Jill Simpson saw the change happening. In 2009, director Michael Winterbottom and stars Casey Affleck, Kate Hudson and Jessica Alba came to Guthrie to film “The Killer Inside Me,” a hard-edged film noir based on a classic Jim Thompson pulp novel.
Back then, Winterbottom's production was only able to spend about half its budget in the state. The rest of that money was spent in other states.
But in the years that followed, Simpson, director of the Oklahoma Film and Music Office, tracked some incremental changes. There are more skilled sound technicians, boom operators, hair and makeup artists and equipment providers in Oklahoma, and it made a difference when bigger-budget productions such as Terrence Malick's “To the Wonder” and John Wells' “August: Osage County” rolled into Bartlesville and Pawhuska.
“Since then, we've grown crew base and services in Oklahoma,” Simpson said. “And now, some of these films are spending 60 or 70 percent of their budgets here. We're at an interesting point, because up until the last two years, we've been doing films that were $5 million or below for the most part. As we're starting to get these bigger-budgeted films coming in, it's bringing up the point that really the best way to train crew is a steady flow of work.”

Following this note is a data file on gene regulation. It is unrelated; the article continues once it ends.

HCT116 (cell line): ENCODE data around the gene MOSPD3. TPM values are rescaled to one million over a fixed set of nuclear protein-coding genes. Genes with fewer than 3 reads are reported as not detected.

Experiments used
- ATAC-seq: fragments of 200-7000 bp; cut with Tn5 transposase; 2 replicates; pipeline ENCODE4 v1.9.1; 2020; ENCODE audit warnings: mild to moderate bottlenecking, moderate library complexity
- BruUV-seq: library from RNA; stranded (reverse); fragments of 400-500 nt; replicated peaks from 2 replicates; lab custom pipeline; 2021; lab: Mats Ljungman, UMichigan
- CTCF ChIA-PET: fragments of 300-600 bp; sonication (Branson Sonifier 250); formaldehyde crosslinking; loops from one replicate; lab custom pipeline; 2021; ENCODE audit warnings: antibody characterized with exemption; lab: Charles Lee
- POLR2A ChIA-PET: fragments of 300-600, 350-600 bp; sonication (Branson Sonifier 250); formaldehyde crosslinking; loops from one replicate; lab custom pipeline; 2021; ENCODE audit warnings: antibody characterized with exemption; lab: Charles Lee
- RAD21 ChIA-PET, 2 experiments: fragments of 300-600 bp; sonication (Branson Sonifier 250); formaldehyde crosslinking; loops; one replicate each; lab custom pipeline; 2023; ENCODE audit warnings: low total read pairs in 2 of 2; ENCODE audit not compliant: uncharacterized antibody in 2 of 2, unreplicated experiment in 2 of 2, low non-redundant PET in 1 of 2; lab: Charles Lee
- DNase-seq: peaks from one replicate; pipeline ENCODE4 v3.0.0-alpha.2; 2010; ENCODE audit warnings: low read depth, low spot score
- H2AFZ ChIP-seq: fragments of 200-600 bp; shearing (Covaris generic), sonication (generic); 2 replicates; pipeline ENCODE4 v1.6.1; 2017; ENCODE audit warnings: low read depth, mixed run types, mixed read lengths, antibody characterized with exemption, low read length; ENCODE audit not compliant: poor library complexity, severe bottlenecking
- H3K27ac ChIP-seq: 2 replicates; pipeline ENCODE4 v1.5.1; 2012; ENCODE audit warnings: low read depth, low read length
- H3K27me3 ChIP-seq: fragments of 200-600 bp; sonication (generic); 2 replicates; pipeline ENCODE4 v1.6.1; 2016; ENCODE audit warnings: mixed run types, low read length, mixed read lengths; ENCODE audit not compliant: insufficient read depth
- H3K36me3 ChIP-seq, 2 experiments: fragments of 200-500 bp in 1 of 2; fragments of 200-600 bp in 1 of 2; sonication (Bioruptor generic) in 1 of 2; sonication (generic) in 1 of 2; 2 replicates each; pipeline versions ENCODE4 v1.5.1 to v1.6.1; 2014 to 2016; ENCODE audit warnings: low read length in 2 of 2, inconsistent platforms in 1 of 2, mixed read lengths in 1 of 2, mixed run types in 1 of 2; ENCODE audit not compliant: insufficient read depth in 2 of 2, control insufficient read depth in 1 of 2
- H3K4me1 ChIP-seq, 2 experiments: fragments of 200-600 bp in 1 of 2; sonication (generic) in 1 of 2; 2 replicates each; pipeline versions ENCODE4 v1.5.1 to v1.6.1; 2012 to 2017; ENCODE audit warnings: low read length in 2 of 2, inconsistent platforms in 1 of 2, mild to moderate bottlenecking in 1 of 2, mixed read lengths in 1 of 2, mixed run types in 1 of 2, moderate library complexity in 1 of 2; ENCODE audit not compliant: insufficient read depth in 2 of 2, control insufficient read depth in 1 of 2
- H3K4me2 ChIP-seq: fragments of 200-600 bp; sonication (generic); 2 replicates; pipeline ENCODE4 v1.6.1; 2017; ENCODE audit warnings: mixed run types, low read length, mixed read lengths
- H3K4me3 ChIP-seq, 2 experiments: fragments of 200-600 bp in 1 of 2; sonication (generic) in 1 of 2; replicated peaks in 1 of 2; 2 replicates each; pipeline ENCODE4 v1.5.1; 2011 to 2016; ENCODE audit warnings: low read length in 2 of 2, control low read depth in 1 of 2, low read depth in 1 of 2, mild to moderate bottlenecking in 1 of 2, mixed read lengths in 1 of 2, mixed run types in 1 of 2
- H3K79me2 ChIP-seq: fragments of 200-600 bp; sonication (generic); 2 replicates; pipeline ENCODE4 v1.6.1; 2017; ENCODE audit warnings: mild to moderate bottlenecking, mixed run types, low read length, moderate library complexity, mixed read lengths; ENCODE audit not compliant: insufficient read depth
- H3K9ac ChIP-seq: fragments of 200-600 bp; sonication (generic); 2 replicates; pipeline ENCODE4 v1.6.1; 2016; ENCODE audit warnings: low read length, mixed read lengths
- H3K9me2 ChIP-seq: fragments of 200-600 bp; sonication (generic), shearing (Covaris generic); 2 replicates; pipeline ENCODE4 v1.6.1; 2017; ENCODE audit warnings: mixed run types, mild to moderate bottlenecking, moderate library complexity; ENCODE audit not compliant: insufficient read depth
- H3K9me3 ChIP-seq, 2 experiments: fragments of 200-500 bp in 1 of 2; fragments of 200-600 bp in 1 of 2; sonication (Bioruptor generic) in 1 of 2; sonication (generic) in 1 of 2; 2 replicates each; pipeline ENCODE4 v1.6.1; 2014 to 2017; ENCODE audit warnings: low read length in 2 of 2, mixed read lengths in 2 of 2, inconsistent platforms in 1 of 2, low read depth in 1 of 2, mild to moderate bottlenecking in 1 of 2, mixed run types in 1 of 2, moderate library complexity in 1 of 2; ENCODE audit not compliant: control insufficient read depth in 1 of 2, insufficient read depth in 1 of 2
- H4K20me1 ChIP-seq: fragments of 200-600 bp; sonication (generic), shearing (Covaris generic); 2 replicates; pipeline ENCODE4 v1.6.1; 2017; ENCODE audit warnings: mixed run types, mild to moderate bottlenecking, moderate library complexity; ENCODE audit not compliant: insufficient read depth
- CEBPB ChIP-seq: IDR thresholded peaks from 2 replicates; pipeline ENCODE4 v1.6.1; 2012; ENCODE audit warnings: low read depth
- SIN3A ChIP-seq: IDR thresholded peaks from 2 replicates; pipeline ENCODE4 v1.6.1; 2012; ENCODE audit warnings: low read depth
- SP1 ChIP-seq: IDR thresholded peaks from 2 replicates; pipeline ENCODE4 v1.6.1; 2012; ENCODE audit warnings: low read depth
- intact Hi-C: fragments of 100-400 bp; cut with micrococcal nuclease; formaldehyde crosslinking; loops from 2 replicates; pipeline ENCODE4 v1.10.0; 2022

Steady work, it seems, begets more steady work. Simpson said that as the crew base enjoys more job opportunities, the technicians naturally become more practiced and skilled in their professions and become more attractive to productions willing to locate in the state. More crew and more equipment means more films on location in Oklahoma.
“It's a continuum,” she said. “The more crew we have and the more companies set up shop, the more production companies can spend money in Oklahoma. They all feed into each other.”
Cut pounds of stomach fat every week by using this 1 weird old tip.